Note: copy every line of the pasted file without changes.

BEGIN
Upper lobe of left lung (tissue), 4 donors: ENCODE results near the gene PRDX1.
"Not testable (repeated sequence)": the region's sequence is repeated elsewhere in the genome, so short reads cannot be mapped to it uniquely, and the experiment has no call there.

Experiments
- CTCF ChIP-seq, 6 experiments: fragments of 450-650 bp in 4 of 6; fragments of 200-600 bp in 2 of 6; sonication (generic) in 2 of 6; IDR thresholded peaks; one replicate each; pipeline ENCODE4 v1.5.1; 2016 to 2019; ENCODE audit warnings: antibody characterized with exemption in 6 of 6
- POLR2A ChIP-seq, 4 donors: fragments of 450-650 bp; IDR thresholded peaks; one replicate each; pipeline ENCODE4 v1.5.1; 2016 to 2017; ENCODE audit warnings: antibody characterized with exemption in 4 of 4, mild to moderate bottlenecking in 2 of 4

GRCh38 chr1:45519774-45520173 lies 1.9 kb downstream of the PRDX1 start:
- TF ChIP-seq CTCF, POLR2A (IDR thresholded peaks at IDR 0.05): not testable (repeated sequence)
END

Upper lobe of left lung (tissue), 4 donors: ENCODE results near the gene PRDX1.
"Not testable (repeated sequence)": the region's sequence is repeated elsewhere in the genome, so short reads cannot be mapped to it uniquely, and the experiment has no call there.

Experiments
- CTCF ChIP-seq, 6 experiments: fragments of 450-650 bp in 4 of 6; fragments of 200-600 bp in 2 of 6; sonication (generic) in 2 of 6; IDR thresholded peaks; one replicate each; pipeline ENCODE4 v1.5.1; 2016 to 2019; ENCODE audit warnings: antibody characterized with exemption in 6 of 6
- POLR2A ChIP-seq, 4 donors: fragments of 450-650 bp; IDR thresholded peaks; one replicate each; pipeline ENCODE4 v1.5.1; 2016 to 2017; ENCODE audit warnings: antibody characterized with exemption in 4 of 4, mild to moderate bottlenecking in 2 of 4

GRCh38 chr1:45519774-45520173 lies 1.9 kb downstream of the PRDX1 start:
- TF ChIP-seq CTCF, POLR2A (IDR thresholded peaks at IDR 0.05): not testable (repeated sequence)